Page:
In this case, Ripken PSP’s arbitration's provision gives them exclusive control over the list of arbitrators that may be used. In other words, the deck is stacked against the Plaintiff. We see this with the insurance companies all of the time. They want to use the same arbitrators that have never seen a case they can't undervalue. It is just, the court concludes, not fair.

The arbitration clause Ripken wanted to invoke also failed to provide sufficient rules by which arbitration would proceed, giving the plaintiff no assurance of procedural due process.

Boy, the local media has steered clear of this story. I mean, Cal may not of even met the woman. I can't image he is remotely involved in these issues. But the fact that it is "Ripken baseball" does make it news. I think it is fair to say - and maybe he has earned it - that Cal Ripken would get at least one free murder in Baltimore without consequences.

(If you are reading this post, please keep in mind my firm does not handle gender discrimination or any other types of employment claims. We handle only serious personal injury cases. That's it!)

September 19, 2012

Summary Judgment Denied in Unpaid But Working Lunch Break Case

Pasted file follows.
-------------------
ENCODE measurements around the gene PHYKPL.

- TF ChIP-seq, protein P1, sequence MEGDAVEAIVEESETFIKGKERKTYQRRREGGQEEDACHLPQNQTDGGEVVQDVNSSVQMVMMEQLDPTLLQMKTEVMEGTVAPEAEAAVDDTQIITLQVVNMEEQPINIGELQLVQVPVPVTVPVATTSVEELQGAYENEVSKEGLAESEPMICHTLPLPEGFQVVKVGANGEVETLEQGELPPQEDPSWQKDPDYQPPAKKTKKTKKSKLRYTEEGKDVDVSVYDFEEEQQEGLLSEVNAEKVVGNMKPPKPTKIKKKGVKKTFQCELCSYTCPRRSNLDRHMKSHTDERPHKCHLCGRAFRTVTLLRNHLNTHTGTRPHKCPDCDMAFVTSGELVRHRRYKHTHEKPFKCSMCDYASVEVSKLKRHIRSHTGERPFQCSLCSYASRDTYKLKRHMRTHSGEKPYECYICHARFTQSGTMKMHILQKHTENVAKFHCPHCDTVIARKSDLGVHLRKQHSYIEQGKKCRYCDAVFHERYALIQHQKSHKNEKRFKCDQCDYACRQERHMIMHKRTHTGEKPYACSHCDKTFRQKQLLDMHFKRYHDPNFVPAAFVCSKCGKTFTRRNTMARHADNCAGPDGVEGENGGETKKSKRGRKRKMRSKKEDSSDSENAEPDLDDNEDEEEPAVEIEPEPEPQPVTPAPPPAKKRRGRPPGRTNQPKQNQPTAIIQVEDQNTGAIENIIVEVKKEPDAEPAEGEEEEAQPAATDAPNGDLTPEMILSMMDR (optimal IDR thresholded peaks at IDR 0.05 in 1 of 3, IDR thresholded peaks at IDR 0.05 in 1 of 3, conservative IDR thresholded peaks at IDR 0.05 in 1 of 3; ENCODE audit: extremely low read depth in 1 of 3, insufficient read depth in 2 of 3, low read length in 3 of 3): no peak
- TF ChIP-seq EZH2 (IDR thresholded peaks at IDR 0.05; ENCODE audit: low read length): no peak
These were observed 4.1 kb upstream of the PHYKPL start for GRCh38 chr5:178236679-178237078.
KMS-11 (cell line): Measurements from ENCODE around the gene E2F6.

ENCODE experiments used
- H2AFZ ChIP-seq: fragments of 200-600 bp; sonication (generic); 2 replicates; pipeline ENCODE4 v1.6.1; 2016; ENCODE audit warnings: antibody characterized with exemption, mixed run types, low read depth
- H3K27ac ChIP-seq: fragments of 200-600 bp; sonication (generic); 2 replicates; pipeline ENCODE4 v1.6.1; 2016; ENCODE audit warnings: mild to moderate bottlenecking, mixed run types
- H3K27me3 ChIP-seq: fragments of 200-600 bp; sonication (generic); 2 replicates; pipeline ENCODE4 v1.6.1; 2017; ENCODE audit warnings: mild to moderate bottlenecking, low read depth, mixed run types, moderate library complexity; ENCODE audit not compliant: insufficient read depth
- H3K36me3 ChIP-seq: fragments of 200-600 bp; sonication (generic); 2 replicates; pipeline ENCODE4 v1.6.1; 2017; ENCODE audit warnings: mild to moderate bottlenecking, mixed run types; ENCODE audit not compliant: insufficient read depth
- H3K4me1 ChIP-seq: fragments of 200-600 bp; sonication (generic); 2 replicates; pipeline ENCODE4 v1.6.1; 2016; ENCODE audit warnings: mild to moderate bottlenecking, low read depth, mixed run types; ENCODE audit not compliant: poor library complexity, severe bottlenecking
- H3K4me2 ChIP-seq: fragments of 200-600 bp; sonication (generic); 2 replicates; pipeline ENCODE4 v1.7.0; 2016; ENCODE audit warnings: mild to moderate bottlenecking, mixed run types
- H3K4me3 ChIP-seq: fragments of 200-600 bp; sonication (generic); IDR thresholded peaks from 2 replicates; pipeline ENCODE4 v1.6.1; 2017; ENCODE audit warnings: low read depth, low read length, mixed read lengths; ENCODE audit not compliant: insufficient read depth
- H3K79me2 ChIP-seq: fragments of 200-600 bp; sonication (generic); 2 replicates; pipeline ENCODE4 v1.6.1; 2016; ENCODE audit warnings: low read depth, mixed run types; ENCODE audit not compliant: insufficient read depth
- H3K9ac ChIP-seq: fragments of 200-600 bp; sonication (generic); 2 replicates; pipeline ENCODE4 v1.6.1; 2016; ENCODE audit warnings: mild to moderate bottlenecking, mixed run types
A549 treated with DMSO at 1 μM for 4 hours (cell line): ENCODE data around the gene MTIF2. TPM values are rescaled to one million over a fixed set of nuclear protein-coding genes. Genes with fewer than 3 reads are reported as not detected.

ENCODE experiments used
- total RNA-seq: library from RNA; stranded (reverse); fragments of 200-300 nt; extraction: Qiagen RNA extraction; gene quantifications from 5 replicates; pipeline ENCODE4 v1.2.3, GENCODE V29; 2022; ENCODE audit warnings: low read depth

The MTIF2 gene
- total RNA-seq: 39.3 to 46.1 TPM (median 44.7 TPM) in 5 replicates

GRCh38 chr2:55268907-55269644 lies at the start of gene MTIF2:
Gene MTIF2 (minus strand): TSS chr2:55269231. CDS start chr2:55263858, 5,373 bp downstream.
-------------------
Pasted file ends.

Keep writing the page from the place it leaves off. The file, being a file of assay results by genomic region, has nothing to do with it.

U.S. District Court Judge Catherine C. Blake shot down a hospital's effort to dismiss a nurse's class suit last week in a Maryland Wage Payment and Collection Law case.

The nurse's claim is that Maryland General Hospital automatically deducts a scheduled meal break from employees' pay while also requiring employees to work during that unpaid break. So the hospital's policy is, allegedly, an automatic 30-minute deduction in their daily time records for a scheduled meal break, whether or not they are able to receive the break. Oh, the inhumanity!

I'm not a huge fan of these types of cases. I think these laws are needed to manage some oppressive working conditions. Think West Virginia coal mine worker. But these are health care workers who are in great demand. Sure, the hospital was screwing over the employee on this lousy lunch break deal. But I bet they did a thousand other things for her that they were not required to do. Now she is cherry picking the one thing she didn't like. Ultimately, it is the employer's job to make the employee happy enough that they want to stay. If she does not like it there, she should leave - which is what she did.